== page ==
In today’s connected world, there are tons of data being collected from oil pressure sensors to GPS and even heart rate monitors in wearables. This data has value only if we can act on it. One of the more traditional ways of understanding all this data is with data visualization tools such as charts and graphs. Visualizing data on a mobile device can be tricky to do well and there are many tools to choose from. Here are some important factors to consider when evaluating your options.
Having good graph performance is essential to having a good user experience. Do you need to trend a million points or a hundred? Maybe you will trend 20,000 points on ten different trend lines? Both the amount and type of data you show will play into how each tool performs in plotting the graph, panning and zooming. Some graphing suites can aggregate the data up if you have lots of data, but each one has different algorithms. Even the task of picking the type of X-axis to have drastically changes the performance. Infragistics says if you have over a thousand data points, don’t use a Date Time axis and use a String Label axis instead, which makes your implementation more complex. Some tools boast about their abilities for real-time data and others are great for historical data, but each tool will have different limits. The best advice is to build a test application that mocks up your expected data to see which tool can handle your desired implementation.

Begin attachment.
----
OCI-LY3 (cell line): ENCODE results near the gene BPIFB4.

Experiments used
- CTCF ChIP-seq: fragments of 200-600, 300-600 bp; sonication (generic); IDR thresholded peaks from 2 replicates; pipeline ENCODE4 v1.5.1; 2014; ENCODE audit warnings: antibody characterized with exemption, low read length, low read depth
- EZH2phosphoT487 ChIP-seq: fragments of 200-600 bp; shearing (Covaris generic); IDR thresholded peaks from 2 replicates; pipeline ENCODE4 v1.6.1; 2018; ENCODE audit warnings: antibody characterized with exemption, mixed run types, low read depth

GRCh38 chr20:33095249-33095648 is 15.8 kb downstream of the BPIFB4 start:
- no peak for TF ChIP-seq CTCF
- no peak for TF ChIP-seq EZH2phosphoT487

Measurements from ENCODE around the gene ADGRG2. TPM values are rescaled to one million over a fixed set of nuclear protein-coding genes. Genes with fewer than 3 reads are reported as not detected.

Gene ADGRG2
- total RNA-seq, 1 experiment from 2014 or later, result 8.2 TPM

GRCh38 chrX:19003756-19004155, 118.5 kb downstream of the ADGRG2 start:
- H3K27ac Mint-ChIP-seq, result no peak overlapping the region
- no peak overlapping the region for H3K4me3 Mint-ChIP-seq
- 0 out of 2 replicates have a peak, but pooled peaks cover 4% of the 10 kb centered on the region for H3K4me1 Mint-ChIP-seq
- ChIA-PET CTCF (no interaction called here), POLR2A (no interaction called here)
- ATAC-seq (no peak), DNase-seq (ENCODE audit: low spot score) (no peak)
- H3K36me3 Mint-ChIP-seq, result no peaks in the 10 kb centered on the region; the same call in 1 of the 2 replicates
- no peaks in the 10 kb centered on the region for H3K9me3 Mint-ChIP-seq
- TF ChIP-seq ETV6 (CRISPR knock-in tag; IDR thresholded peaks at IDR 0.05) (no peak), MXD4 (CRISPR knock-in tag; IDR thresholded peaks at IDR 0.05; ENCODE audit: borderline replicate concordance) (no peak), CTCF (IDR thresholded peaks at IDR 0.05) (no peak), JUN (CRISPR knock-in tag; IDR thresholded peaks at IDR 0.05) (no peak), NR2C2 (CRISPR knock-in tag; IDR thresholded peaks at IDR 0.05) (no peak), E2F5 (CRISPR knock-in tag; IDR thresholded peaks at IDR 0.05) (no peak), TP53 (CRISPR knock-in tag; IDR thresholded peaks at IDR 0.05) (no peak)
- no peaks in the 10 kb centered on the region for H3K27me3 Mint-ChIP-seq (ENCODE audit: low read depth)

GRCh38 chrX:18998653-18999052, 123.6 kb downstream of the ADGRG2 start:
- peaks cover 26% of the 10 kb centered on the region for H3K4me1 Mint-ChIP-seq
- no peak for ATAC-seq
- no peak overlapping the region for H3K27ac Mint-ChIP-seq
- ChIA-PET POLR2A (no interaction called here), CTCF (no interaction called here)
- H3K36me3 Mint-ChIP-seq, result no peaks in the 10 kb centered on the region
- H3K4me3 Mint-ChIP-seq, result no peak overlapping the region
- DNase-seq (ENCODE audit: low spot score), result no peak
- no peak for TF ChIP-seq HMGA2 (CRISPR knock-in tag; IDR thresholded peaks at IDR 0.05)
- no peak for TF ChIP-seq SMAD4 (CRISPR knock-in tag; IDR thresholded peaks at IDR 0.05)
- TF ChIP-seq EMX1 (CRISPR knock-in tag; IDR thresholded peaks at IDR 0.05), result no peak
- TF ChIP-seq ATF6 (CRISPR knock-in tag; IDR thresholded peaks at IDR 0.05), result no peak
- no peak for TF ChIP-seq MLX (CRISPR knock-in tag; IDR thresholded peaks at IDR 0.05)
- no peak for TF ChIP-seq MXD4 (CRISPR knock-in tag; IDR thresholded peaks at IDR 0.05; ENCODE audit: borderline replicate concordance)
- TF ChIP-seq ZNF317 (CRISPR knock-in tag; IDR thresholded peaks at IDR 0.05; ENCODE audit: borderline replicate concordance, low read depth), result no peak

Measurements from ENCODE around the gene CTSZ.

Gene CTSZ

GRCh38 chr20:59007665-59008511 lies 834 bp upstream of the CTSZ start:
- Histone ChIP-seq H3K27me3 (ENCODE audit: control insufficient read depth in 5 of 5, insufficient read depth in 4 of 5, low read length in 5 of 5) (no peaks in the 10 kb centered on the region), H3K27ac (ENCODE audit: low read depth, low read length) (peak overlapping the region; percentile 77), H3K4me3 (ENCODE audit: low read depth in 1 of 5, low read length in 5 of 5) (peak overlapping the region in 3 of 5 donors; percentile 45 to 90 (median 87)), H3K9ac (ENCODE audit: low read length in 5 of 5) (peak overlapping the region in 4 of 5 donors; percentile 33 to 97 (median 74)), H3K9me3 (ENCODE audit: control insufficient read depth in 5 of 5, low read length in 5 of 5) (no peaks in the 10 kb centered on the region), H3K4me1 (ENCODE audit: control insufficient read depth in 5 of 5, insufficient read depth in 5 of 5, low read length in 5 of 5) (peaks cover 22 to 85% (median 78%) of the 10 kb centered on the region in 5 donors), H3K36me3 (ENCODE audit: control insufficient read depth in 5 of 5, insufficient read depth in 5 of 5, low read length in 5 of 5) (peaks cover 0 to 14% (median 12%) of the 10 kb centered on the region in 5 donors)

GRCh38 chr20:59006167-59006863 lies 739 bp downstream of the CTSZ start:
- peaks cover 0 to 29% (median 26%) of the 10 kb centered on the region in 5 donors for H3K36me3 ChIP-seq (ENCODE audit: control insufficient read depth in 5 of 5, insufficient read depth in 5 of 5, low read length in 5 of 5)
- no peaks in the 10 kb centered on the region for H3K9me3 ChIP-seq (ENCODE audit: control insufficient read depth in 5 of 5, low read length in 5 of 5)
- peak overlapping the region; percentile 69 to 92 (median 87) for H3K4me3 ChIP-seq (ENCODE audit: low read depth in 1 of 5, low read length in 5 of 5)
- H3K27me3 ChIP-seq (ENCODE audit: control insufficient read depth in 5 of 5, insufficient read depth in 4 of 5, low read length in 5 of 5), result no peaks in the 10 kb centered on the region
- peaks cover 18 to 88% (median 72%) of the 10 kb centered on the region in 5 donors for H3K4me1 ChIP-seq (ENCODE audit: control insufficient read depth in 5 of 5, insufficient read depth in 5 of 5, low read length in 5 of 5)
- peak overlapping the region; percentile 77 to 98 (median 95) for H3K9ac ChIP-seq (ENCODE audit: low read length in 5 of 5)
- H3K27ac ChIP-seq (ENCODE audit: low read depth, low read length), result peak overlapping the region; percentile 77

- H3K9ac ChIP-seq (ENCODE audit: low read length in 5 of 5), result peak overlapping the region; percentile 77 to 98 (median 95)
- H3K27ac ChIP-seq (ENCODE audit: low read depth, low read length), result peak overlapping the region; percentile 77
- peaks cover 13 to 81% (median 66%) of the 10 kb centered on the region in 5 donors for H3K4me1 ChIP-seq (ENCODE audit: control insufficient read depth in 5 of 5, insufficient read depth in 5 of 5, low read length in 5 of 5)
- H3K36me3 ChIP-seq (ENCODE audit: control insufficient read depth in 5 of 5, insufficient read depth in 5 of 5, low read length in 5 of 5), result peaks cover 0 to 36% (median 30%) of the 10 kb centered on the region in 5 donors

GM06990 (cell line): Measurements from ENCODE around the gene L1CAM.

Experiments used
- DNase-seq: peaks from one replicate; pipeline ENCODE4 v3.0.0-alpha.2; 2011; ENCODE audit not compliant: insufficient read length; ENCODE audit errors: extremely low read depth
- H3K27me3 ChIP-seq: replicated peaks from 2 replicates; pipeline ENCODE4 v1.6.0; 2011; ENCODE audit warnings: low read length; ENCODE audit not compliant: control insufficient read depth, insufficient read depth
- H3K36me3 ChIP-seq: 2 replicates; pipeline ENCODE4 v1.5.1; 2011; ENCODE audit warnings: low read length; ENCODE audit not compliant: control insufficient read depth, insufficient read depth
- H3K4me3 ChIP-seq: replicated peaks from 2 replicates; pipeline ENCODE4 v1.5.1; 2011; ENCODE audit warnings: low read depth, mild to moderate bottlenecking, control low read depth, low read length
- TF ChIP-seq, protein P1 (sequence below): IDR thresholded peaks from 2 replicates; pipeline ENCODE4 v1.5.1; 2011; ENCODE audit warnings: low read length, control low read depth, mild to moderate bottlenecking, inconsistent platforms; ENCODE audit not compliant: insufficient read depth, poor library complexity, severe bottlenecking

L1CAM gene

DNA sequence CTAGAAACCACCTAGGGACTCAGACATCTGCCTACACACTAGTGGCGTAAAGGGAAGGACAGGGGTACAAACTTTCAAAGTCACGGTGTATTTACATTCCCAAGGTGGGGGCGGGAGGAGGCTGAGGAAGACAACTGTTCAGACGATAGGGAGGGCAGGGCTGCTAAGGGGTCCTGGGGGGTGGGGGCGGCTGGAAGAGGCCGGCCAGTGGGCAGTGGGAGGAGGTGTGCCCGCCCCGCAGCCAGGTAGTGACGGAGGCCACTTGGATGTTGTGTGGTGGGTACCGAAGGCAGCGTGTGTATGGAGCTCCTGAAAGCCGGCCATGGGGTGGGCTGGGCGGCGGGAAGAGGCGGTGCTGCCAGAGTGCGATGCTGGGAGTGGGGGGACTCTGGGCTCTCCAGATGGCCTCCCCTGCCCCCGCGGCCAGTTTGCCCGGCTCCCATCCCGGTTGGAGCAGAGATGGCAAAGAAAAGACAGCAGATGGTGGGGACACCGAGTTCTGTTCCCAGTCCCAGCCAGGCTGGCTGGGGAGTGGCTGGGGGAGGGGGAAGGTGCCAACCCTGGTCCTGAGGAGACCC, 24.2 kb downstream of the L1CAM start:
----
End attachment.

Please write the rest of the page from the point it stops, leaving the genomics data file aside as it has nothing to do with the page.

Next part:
Flexibility To Meet Your Design
Another important aspect to your application is its design. When a few tools can handle your performance, another way to narrow them down is the UI and graphing options. Picking a tool with the flexibility to meet your design makes life much easier. Creating a design for how the graph will look before you start trying tools is crucial. Shinobi, for example, cannot change something as simple as having unique patterns for dotted lines. Other tools might let you change something, but give you very limited options. Test the UI limits early in your test application, otherwise you may end up with a graph that looks very generic or fails to match the rest of your application’s UI principles.
Support and Documentation For Platform
All of the big paid graphing platforms come with some level of support. Some are direct communication like phone or email while others use public communication in forums. I like to check out the forums of a product to see common issues and feature requests along with how the company has responded and progressed their product. Another very import aspect is documentation. When you are building your test application, you will see a varied degree of examples and API documentation between tool sets. Sometimes the documentation isn’t helpful at all and you can’t find an example on how to add multiple plot lines to multiple Y-axis or how to change the pattern of a line. The better the documentation and examples, the faster your development will be.
Choosing A Data Visualization Tool
Hopefully, exploring these criteria will help you see there is no one graph platform to trend all data. Each mobile application is different and requires research into the best platform for your project and company. Telerik, Shinobi, and Infragistics are the big graphing tools most people will start with. They each offer good but very different products, support, and pricing. My favorite tool for cross-platform graphing is OxyPlot. It is open-source (free) and has one of the best example libraries I have ever seen. It has decent online support because the community is pretty active. OxyPlot’s biggest advantage to the other paid solutions is if you need a feature that is not there, you can add it yourself because you have access to all the source code. At the end of the day, all of the tools require a good look to find the best fit for your application.